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8/22/2008 | 1 MINUTE READ

Spinning Turning Tool Offers Alternative To Single-Point Cutters

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CAM developer DP Technology recently performed a successful test cut of a new cutting tool for turning applications that is designed to reduce vibration and heat buildup. The company's CAM software package, Esprit, now contains an add-on for programming the new tool. Developed jointly by machine tool builder Mori

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CAM developer DP Technology recently performed a successful test cut of a new cutting tool for turning applications that is designed to reduce vibration and heat buildup. The company's CAM software package, Esprit, now contains an add-on for programming the new tool.

Developed jointly by machine tool builder Mori Seiki and cutting tool manufacturer Kennametal, the turning spinning tool is designed to distribute heat and wear more effectively than a single-point lathe cutter. It employs a specialized insert, which is similar in design to a round, or full-radius, insert, and it is mounted at the bottom of a cylindrical tool shank held in a rotary spindle.

Olivier Thenoz, mill-turn product manager at DP Technology, teamed up with Nitin Chaphalker, engineering team leader for Mori Seiki's Machining Technology Laboratory, (MTL), to perform the test cut. Performed on steel workpiece mounted on a Mori Seiki NT4200, the test included roughing and finishing operations with OD passes on straights, tapers and arcs without the use of coolant.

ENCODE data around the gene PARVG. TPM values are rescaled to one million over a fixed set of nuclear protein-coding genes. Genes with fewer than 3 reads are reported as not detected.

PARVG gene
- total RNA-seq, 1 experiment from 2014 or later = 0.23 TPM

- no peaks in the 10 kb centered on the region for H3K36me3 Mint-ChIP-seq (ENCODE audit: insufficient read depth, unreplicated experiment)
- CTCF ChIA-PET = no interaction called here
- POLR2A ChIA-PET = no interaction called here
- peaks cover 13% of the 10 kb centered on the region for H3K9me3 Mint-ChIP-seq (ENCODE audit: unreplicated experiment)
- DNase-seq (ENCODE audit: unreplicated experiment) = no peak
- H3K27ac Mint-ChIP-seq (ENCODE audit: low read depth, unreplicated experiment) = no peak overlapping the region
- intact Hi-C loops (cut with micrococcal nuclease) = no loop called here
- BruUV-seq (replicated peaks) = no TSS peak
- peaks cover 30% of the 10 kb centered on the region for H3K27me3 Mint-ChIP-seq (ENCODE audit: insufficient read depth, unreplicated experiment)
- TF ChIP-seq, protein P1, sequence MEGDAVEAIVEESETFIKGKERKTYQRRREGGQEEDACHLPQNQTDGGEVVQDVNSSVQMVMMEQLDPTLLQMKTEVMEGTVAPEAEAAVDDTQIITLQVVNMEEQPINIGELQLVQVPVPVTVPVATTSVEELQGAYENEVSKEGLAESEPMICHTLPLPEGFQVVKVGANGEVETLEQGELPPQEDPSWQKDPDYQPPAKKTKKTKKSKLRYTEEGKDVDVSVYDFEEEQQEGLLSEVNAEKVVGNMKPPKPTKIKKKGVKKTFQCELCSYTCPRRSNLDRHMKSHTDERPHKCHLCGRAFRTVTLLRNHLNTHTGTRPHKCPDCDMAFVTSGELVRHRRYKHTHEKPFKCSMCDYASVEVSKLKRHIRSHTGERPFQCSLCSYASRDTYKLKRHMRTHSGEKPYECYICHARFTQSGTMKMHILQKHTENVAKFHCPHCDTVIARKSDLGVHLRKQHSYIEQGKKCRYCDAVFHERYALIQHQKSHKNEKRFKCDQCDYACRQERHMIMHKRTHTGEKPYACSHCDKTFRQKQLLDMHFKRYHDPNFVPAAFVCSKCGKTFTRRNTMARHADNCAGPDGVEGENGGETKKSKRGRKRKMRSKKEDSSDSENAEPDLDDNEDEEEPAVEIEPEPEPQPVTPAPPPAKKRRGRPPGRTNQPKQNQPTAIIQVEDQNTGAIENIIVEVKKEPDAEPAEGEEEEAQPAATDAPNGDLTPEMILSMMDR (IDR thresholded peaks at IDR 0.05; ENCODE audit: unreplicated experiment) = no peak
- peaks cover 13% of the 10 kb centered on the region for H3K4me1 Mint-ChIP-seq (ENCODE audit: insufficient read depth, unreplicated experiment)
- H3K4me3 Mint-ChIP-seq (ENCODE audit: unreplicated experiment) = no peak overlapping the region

"The advantage of the spinning tool is that there is no single point that is in contact with the workpiece all the time, and this is very good for heat dissipation and tool wear," Mr. Thenoz says. "Cutting conditions are no longer limited by the heat generated in the process, but by the power available in the machine."

Mr. Chaphalker adds that axially loaded tools such as the spinning tool direct most of the cutting forces axially into the spindle, reducing vibration and chatter. In contrast, cutting forces generated by single-point cutters impart a bending movement on the tool and cause vibration.

For the initial OD rough cut, the spinning tool was inclined at a 20-degree angle to allow effective heat evacuation. The turning spinning was also said to perform admirably when tested on taper and arc moves that required back-and-forth motion. It remained close to the material throughout the cut without requiring the repositioning moves necessary when using single-point tools cutting in a single direction.

 

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